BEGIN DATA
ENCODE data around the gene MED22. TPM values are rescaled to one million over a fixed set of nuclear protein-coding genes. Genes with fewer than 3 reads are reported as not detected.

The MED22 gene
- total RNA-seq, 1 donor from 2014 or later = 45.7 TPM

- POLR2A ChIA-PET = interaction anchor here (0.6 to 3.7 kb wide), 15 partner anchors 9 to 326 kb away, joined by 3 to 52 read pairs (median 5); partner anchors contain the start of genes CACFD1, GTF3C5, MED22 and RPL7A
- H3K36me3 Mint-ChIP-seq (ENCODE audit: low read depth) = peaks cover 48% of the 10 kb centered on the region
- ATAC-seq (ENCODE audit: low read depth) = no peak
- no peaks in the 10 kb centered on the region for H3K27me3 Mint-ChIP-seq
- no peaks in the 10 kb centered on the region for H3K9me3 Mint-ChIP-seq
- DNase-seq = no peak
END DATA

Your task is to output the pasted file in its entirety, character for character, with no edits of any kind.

ENCODE data around the gene MED22. TPM values are rescaled to one million over a fixed set of nuclear protein-coding genes. Genes with fewer than 3 reads are reported as not detected.

The MED22 gene
- total RNA-seq, 1 donor from 2014 or later = 45.7 TPM

- POLR2A ChIA-PET = interaction anchor here (0.6 to 3.7 kb wide), 15 partner anchors 9 to 326 kb away, joined by 3 to 52 read pairs (median 5); partner anchors contain the start of genes CACFD1, GTF3C5, MED22 and RPL7A
- H3K36me3 Mint-ChIP-seq (ENCODE audit: low read depth) = peaks cover 48% of the 10 kb centered on the region
- ATAC-seq (ENCODE audit: low read depth) = no peak
- no peaks in the 10 kb centered on the region for H3K27me3 Mint-ChIP-seq
- no peaks in the 10 kb centered on the region for H3K9me3 Mint-ChIP-seq
- DNase-seq = no peak